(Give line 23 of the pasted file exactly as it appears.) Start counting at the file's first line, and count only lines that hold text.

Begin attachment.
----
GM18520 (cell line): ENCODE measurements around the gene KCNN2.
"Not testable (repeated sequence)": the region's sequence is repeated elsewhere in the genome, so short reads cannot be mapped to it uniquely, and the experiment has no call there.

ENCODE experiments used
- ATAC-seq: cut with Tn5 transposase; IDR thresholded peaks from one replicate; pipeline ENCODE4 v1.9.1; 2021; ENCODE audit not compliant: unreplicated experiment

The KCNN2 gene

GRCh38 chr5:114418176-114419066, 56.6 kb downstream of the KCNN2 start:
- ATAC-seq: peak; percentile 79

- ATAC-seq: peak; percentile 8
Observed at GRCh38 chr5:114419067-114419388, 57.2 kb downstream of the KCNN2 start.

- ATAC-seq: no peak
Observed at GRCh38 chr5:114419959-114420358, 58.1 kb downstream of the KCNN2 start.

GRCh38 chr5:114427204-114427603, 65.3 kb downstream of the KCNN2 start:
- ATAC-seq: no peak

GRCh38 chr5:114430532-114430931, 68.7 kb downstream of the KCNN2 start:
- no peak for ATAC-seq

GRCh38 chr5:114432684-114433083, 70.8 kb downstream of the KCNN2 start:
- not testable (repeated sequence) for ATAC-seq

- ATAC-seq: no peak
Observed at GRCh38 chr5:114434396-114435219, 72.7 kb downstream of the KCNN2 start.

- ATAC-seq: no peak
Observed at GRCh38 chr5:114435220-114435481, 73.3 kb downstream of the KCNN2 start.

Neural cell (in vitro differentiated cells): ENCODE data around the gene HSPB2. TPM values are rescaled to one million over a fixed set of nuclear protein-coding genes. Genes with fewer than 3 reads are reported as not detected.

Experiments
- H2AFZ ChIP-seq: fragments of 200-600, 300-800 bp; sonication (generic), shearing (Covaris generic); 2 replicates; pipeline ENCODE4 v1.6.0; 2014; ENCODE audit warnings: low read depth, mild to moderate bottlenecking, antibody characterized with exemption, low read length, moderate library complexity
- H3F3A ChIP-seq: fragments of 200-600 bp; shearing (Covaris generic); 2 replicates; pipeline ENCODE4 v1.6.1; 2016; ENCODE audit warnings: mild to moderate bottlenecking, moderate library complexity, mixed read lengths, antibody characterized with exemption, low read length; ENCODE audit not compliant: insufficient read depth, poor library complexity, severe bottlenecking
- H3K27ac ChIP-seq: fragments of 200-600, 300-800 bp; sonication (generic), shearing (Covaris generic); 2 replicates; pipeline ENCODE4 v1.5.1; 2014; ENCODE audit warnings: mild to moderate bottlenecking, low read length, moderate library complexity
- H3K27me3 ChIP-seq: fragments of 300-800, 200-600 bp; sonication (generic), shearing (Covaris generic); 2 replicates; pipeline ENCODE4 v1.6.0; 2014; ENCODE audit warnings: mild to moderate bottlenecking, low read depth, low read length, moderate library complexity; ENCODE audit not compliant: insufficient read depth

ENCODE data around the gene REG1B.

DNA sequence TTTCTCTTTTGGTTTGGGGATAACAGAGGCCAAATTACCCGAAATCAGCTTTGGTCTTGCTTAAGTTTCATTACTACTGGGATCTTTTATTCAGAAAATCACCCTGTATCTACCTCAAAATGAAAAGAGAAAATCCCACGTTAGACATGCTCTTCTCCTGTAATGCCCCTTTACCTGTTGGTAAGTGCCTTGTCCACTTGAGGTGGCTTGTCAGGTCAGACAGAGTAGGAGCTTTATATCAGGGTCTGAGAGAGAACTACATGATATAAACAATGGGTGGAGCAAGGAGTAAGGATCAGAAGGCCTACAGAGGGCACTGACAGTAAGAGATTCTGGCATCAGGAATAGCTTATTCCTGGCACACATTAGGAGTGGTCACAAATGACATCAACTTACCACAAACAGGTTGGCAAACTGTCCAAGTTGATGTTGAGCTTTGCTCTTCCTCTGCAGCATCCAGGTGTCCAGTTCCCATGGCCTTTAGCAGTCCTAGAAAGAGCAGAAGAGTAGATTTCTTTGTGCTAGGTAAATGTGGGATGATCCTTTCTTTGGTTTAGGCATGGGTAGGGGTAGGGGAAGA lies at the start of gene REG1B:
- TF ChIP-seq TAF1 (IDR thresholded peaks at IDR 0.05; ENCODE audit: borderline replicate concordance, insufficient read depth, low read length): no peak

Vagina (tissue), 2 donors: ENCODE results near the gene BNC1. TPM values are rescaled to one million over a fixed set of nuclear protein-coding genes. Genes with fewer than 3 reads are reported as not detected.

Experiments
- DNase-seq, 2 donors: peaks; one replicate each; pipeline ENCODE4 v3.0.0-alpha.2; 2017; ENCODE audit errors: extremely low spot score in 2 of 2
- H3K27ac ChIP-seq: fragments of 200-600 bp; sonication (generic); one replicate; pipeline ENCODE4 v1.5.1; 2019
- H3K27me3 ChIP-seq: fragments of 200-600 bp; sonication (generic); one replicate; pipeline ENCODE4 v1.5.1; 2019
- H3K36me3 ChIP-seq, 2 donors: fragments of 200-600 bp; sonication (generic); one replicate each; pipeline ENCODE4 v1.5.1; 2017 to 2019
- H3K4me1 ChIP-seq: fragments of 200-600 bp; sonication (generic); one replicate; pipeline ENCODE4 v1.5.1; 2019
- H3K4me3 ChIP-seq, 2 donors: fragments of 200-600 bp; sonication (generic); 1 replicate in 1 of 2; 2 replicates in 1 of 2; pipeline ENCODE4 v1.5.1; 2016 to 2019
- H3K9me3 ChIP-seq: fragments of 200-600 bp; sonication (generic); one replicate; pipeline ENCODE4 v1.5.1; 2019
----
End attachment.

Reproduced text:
Experiments